SEATTLE -- The concern for most reigning Super Bowl champs is complacency. Sipping that bubbly and hoisting that Lombardi trophy for the first time brings with it certain caveats for the following campaign.
Some self-worth will be inflated, some contract demand will be bloated, and some players, fresh from their championship march, will be bestowed with more riches than they have ever known. History tells us there will be a letdown, subconscious or otherwise. The NFL is littered with teams unable to get back to the postseason or win a postseason game after winning it all. These Seattle Seahawks vow to be different.
Getting bathed in constant flattery and adulation -- like the reaction from their devoted fans Friday night at CenturyLink Field, where they throttled San Diego in their first home game since thrashing Denver in the Super Bowl -- can be heady stuff, but this group just might have the mental fortitude to buck the trend.
Repeating, alas, is beyond difficult, and having to run the gauntlet in the NFC West might take too much of a toll. But I wouldn't put it past them, either.
I expect Seattle to be a factor in the NFC postseason, and no one around here is shy about talking about a desire, perhaps even a demand, for more rings. Management has been enthused by the reaction in particular to those players who received significant raises this offseason -- guys like Richard Sherman, Earl Thomas and Doug Baldwin -- who have been anything but content to count their money and rest on their accomplishments.
"I'm not sure we've had three harder workers than those guys," general manager John Schneider told me. "Through the entire offseason, they were always pushing."
If that's the message being sent from the top of the payroll and the core of the team, it bodes well for the overall group. The intense rivalry with the 49ers will be another constant motivational pull for the Seahawks on their quest to repeat.
Behind the scenes, Schneider and coach Pete Carroll are looking for subtle ways to keep the team's fire lit. The war against complacency is being fought on the field and in the meeting rooms, and few coaches have had the pulse of a team better than Carroll since his return to the NFL, while Schneider does yeoman's work culling the roster and doling out savvy contracts.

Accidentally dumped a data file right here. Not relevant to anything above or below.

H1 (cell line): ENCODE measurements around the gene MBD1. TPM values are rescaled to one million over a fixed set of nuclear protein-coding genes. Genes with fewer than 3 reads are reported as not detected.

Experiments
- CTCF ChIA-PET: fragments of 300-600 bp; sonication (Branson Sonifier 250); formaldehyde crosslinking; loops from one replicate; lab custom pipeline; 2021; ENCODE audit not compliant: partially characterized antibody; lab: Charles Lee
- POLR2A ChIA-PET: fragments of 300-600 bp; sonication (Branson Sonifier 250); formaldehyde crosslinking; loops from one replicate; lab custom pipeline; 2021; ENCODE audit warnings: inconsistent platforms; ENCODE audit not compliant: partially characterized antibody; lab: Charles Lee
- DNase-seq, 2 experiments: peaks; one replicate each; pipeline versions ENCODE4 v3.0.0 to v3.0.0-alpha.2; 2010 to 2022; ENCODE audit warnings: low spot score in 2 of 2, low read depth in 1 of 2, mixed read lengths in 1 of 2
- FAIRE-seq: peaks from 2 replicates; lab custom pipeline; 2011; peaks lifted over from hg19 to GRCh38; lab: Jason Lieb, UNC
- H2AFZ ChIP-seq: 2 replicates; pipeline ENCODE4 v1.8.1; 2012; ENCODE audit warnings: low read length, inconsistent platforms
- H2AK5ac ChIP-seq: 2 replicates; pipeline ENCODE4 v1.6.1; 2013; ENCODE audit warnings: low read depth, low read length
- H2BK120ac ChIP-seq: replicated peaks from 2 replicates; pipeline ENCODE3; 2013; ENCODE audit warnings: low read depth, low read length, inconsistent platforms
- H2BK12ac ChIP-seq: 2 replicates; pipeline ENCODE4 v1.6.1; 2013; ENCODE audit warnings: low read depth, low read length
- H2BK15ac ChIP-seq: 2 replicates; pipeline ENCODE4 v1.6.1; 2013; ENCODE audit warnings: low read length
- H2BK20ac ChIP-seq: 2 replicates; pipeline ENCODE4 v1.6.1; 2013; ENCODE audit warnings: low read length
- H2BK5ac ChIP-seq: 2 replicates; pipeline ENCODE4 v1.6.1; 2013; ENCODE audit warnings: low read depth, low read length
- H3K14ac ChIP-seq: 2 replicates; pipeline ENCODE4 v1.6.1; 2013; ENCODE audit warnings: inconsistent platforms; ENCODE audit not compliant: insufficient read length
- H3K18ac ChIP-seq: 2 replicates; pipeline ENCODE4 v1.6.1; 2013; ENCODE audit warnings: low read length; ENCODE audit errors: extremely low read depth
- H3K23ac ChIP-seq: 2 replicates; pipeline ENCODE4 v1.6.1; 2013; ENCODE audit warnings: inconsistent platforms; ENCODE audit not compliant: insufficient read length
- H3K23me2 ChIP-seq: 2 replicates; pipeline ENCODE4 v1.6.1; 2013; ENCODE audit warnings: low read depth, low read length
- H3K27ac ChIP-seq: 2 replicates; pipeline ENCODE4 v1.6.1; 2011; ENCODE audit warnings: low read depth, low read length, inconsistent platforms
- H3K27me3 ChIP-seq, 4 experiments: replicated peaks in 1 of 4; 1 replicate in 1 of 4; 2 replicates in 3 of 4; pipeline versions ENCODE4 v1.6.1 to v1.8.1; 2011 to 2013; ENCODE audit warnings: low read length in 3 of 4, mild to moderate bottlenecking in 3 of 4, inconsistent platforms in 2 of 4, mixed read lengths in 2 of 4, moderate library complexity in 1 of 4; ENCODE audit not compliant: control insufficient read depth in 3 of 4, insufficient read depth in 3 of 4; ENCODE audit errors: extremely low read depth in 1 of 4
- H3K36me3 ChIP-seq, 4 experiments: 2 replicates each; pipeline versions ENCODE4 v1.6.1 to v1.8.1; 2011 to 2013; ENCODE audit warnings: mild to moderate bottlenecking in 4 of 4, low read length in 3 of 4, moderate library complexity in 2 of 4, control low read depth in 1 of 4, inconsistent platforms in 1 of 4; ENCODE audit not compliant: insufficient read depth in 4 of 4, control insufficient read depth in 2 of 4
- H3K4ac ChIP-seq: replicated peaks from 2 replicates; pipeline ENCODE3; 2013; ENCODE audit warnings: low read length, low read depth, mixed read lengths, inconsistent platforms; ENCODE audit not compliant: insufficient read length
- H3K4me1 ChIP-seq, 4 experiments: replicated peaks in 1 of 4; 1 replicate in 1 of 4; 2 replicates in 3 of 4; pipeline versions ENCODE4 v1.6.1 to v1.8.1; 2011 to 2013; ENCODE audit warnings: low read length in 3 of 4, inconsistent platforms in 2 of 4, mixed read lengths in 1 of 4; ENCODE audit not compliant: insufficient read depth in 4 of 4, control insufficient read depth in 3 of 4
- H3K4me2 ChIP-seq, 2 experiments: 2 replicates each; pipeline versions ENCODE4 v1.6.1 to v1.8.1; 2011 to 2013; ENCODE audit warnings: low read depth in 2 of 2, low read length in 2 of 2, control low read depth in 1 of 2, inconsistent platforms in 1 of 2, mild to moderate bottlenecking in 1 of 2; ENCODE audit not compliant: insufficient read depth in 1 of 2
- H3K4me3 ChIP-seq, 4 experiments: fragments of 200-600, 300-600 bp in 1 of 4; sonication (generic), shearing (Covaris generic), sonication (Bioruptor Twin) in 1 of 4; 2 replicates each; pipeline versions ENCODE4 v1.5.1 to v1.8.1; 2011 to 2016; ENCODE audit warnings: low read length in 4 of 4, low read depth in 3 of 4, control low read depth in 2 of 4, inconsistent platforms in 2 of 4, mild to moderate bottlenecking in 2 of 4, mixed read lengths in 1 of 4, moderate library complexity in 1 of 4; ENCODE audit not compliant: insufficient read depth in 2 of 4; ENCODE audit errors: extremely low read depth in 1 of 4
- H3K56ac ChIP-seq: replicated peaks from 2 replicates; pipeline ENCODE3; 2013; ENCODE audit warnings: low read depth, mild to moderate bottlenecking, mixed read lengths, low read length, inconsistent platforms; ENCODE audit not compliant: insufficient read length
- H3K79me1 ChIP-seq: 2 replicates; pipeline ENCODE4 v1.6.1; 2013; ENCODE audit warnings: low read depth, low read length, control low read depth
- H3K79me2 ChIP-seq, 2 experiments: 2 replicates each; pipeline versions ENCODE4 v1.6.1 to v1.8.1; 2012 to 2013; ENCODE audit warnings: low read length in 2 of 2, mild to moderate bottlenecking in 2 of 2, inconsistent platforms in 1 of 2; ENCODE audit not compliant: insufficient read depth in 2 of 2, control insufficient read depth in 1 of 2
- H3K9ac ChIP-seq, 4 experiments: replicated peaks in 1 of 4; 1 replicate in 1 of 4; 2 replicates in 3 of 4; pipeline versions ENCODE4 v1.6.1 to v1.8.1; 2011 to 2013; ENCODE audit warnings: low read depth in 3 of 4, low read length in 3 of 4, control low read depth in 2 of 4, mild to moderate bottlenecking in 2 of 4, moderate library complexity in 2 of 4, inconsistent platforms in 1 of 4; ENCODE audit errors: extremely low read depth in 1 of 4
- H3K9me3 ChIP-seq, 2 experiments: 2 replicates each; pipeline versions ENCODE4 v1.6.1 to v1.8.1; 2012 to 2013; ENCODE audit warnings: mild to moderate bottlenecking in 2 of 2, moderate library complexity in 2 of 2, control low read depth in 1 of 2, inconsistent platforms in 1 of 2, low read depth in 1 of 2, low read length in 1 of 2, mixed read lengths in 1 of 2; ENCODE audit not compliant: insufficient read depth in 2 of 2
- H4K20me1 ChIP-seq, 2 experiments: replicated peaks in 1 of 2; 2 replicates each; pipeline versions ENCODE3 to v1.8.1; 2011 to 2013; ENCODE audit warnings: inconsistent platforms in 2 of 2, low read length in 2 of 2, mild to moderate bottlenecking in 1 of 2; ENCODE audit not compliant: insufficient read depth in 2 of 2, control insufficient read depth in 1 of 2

This team just may have more championships in them. Maybe this year. History would say probably not. But there isn't any “window” for the Seahawks to compete for a title, and, offensively, I wouldn't be surprised in the least if they were more explosive and well-balanced than last year's championship team.
•The level of excitement about Percy Harvin's return to full health is off the charts. "Every day he does two or three things at practice that make everyone stop and go, 'Damn, did you see that,'" one member of the organization told me. Remember, the Seahawks barely got to tap into Harvin's skillset last year, and even then really only as an outside receiver. He has been devastating out of the backfield in camp. Don't overlook that element now that he is feeling healthier than he has in a long time. Friday night Harvin was featured early in the pass game, exploding after the catch on bubble screens and looking like he could take the Chargers defense over if he wanted to. I'd expect him to sacrifice returning punts, to avoid some risk there, but that's a tradeoff the Seahawks would gladly make to have this dynamic weapon lining up all over the field.
•Even with all of the great work this front office did to secure its primary objective of contract extensions, they are still not opposed to doing a few more deals. I'd expect them to take a real shot at extending emerging outside linebacker KJ Wright before the season starts, and possibly trying to turn Cliff Avril's short-term deal into a longer one. Left tackle Russell Okung is entering the final year of his deal, but I get the sense that, given all of his injury issues, the team would prefer to evaluate these 16 games before determining the price point for the talented lineman. And, don't let it go without further mention that of all the deals the Seahawks did post-Super Bowl, the one to get Carroll inked for the long term was most significant, though it was largely glossed over. It was done quickly and quietly and speaks to the trust and bond that he and Schneider have formed.